Grant Bradley

Aviation, tourism and energy writer for the Business Herald

Emirates, Qantas alliance approved

The airlines could potentially develop new routes, with services to Adelaide and Perth possibilities. Photo / File
The airlines could potentially develop new routes, with services to Adelaide and Perth possibilities. Photo / File

Travellers on Qantas and Emirates are set to benefit from a new alliance between the airlines that analysts see as a "medium" competition risk for Air New Zealand.

The New Zealand Government yesterday approved the deal which allows the two airlines to work together on services and fares and co-operate on the earning and redemption of frequent flyer points and access to airport lounges.

The agreement is part of a global tie up between Emirates and Qantas, whose long-haul airline had been struggling.

Qantas and Emirates will share services across the Tasman, allowing Emirates to offer Queenstown and Wellington as tourist destinations accessible on their network.

In Australia Qantas has said that bookings on its domestic network from Emirates customers have grown seven-fold since the alliance was launched on April 1.

The Qantas-Emirates initiative was launched worldwide with fanfare and special deals, but without New Zealand approval the airlines had been unable to put in place or sell any aspect of it here.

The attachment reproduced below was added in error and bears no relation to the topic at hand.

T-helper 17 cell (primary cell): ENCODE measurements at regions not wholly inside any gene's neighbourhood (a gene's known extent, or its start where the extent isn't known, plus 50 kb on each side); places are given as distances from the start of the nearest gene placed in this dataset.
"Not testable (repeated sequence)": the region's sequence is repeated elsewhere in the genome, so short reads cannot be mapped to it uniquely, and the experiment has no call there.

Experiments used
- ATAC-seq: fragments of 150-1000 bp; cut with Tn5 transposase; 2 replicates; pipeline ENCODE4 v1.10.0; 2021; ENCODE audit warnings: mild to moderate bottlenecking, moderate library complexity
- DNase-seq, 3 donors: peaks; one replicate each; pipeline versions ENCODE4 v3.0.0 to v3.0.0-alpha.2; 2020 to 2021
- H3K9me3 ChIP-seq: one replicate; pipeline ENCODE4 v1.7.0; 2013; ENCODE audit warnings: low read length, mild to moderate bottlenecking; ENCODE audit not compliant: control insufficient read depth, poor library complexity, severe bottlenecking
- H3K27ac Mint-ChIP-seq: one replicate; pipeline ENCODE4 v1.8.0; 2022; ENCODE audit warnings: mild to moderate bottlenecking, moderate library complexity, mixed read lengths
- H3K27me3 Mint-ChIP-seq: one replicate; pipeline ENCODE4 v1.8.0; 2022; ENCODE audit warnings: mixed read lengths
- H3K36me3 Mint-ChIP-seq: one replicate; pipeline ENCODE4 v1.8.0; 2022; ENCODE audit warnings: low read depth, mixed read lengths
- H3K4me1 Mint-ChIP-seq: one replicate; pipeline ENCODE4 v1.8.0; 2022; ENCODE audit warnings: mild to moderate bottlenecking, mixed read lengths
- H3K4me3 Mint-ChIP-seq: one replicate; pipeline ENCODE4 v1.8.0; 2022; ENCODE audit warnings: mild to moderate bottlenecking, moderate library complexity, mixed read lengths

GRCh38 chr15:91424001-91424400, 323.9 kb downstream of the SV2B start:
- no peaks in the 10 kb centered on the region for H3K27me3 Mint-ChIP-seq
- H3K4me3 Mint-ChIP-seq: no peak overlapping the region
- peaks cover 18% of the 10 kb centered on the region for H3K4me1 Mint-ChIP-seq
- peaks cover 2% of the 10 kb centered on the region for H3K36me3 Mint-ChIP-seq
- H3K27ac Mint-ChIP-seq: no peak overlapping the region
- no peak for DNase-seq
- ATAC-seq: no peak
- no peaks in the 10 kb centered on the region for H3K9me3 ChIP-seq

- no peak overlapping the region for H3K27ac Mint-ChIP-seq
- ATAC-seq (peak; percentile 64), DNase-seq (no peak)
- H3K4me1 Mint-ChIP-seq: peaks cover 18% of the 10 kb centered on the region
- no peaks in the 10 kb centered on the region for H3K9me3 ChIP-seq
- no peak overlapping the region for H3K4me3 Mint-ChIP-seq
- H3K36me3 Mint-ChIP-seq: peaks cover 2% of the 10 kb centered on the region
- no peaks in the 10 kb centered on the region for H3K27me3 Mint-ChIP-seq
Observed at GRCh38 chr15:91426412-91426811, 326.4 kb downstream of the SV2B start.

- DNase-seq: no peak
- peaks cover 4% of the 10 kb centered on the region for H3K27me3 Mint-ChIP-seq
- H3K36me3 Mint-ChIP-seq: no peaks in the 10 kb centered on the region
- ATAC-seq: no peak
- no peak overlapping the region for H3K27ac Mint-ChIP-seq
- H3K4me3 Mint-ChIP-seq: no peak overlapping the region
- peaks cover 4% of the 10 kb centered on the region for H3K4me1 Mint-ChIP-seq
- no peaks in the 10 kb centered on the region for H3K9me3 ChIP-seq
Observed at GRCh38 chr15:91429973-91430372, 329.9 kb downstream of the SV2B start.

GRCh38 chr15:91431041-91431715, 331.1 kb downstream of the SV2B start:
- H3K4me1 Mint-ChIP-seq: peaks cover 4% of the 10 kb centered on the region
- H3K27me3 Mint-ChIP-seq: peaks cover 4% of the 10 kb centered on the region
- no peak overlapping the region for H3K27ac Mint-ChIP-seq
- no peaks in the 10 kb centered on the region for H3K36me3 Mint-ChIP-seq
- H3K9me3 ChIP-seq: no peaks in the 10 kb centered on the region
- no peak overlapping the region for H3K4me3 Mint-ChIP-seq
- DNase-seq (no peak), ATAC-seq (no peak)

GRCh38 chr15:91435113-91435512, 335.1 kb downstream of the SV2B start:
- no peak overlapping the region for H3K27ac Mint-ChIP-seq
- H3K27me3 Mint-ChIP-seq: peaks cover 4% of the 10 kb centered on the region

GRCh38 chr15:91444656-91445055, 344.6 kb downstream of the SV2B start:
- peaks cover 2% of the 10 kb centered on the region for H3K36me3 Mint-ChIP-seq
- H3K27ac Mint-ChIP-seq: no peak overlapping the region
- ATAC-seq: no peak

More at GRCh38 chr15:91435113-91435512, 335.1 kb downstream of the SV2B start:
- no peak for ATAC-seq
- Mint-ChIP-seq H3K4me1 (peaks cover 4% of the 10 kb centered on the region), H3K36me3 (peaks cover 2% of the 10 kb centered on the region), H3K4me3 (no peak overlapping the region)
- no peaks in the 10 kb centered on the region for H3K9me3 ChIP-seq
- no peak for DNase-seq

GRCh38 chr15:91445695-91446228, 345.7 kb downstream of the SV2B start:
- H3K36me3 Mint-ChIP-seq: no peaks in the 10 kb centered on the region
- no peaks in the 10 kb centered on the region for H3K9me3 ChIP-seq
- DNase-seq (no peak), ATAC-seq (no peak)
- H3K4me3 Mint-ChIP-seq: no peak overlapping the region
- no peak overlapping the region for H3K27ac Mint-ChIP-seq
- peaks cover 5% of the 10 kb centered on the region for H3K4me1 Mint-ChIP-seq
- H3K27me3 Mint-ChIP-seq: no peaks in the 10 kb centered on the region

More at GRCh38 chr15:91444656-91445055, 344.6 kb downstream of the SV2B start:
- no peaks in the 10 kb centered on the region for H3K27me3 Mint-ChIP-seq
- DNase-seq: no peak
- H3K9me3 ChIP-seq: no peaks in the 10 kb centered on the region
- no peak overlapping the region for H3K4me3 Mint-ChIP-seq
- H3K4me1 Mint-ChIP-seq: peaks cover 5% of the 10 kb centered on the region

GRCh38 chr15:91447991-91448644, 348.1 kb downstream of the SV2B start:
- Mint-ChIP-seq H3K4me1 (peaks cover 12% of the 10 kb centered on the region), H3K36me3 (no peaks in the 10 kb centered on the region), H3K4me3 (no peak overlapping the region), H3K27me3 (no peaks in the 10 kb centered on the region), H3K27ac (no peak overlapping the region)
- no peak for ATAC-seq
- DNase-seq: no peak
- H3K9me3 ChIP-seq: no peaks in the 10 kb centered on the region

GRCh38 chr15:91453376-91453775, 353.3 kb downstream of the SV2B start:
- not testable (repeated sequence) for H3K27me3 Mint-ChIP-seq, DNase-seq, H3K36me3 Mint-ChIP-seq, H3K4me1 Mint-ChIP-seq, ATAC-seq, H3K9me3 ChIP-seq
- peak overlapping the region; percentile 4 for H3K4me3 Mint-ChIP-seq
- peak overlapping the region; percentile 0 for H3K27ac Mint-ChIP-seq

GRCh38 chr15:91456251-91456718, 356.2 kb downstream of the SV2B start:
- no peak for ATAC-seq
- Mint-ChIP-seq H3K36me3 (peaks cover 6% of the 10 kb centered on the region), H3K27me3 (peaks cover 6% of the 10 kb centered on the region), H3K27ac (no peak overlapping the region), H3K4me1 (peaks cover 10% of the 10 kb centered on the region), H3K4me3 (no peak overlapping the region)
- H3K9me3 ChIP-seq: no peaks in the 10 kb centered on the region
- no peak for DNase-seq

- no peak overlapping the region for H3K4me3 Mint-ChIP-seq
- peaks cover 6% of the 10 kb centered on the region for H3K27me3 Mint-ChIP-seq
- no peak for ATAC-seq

The airlines could potentially develop new routes, with services to Adelaide and Perth possibilities.

Flight Centre's general manager of product, Dave Coombes, said the deal was good news for travellers.

"This will mean better connectivity, reduced travel time and, most importantly, a wider range of travel options giving Kiwis greater flexibility when they're flying internationally."

But Air New Zealand, which has about 40 per cent of the transtasman market, could have its yields affected by the deal, say analysts from Macquarie.

Qantas would be able to use its distribution capability to better sell excess Emirates capacity across the Tasman.

"The alliance should improve the two airlines' competitive positioning given the scope for better combined scheduling, however we do not expect any incremental capacity increases."

Transport Minister Gerry Brownlee said the five-year Master Co-ordination Agreement would bring benefits to airline passengers, exporters and the tourism sector. Fares would be held down by the presence of existing carriers on the route and the threat of entry by new carriers.

Emirates president Tim Clark said the partnership was "game-changing".

He said Emirates had its hub at Dubai and through it Qantas would connect New Zealand to Europe, Britain and northern Africa more smoothly than ever before.

- NZ Herald

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